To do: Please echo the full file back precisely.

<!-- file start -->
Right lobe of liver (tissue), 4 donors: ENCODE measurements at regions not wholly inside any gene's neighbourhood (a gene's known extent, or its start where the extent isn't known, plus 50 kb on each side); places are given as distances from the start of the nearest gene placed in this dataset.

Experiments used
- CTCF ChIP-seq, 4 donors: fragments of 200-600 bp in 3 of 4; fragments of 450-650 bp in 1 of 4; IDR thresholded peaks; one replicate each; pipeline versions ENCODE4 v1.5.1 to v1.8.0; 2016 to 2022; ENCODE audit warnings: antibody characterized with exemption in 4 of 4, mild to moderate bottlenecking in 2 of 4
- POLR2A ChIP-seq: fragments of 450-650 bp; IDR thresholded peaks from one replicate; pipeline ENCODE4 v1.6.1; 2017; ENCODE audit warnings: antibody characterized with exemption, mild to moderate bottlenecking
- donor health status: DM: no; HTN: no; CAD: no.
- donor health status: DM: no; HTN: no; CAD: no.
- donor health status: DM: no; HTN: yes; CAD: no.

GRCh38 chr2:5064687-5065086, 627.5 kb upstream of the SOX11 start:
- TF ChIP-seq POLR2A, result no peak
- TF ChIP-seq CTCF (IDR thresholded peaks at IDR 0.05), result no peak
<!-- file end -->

Right lobe of liver (tissue), 4 donors: ENCODE measurements at regions not wholly inside any gene's neighbourhood (a gene's known extent, or its start where the extent isn't known, plus 50 kb on each side); places are given as distances from the start of the nearest gene placed in this dataset.

Experiments used
- CTCF ChIP-seq, 4 donors: fragments of 200-600 bp in 3 of 4; fragments of 450-650 bp in 1 of 4; IDR thresholded peaks; one replicate each; pipeline versions ENCODE4 v1.5.1 to v1.8.0; 2016 to 2022; ENCODE audit warnings: antibody characterized with exemption in 4 of 4, mild to moderate bottlenecking in 2 of 4
- POLR2A ChIP-seq: fragments of 450-650 bp; IDR thresholded peaks from one replicate; pipeline ENCODE4 v1.6.1; 2017; ENCODE audit warnings: antibody characterized with exemption, mild to moderate bottlenecking
- donor health status: DM: no; HTN: no; CAD: no.
- donor health status: DM: no; HTN: no; CAD: no.
- donor health status: DM: no; HTN: yes; CAD: no.

GRCh38 chr2:5064687-5065086, 627.5 kb upstream of the SOX11 start:
- TF ChIP-seq POLR2A, result no peak
- TF ChIP-seq CTCF (IDR thresholded peaks at IDR 0.05), result no peak